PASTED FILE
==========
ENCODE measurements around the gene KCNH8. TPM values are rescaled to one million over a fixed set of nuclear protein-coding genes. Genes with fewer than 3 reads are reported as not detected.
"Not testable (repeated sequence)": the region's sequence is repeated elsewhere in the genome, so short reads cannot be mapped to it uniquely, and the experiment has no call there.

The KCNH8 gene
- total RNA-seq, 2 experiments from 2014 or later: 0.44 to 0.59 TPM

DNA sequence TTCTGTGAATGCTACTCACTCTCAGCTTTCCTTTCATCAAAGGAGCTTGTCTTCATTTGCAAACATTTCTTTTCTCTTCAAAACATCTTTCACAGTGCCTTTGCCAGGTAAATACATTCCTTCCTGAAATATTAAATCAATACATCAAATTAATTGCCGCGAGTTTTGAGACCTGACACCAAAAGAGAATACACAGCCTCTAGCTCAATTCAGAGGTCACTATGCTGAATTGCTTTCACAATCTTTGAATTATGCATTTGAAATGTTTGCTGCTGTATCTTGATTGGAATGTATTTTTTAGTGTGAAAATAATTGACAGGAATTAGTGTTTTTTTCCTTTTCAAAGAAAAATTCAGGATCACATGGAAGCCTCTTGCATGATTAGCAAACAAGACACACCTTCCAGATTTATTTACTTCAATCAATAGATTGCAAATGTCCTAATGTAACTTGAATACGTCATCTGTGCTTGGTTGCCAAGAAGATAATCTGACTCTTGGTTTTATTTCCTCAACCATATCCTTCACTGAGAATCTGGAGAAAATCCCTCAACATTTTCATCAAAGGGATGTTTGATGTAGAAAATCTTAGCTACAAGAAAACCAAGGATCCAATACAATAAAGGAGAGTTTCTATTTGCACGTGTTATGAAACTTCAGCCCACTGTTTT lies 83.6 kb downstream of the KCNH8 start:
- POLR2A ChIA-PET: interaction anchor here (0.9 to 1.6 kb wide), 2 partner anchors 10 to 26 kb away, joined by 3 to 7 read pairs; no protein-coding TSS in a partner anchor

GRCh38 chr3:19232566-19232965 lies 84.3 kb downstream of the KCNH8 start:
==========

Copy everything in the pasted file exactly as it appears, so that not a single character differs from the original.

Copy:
ENCODE measurements around the gene KCNH8. TPM values are rescaled to one million over a fixed set of nuclear protein-coding genes. Genes with fewer than 3 reads are reported as not detected.
"Not testable (repeated sequence)": the region's sequence is repeated elsewhere in the genome, so short reads cannot be mapped to it uniquely, and the experiment has no call there.

The KCNH8 gene
- total RNA-seq, 2 experiments from 2014 or later: 0.44 to 0.59 TPM

DNA sequence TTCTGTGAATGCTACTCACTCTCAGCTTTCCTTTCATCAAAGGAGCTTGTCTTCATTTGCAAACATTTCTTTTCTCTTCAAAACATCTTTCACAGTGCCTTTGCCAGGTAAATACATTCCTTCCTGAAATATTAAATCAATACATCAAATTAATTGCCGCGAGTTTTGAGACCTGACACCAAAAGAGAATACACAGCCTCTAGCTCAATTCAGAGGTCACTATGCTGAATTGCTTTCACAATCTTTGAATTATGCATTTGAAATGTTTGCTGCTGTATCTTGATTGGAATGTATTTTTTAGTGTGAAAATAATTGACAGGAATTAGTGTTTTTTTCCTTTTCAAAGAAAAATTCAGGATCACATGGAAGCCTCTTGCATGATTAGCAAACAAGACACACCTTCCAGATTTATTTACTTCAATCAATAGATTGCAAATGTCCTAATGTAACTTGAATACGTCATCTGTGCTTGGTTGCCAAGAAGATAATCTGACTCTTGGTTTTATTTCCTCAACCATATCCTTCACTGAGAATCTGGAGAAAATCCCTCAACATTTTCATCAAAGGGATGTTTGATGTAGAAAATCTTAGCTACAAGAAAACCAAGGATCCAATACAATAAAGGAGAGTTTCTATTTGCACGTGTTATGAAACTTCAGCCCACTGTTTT lies 83.6 kb downstream of the KCNH8 start:
- POLR2A ChIA-PET: interaction anchor here (0.9 to 1.6 kb wide), 2 partner anchors 10 to 26 kb away, joined by 3 to 7 read pairs; no protein-coding TSS in a partner anchor

GRCh38 chr3:19232566-19232965 lies 84.3 kb downstream of the KCNH8 start: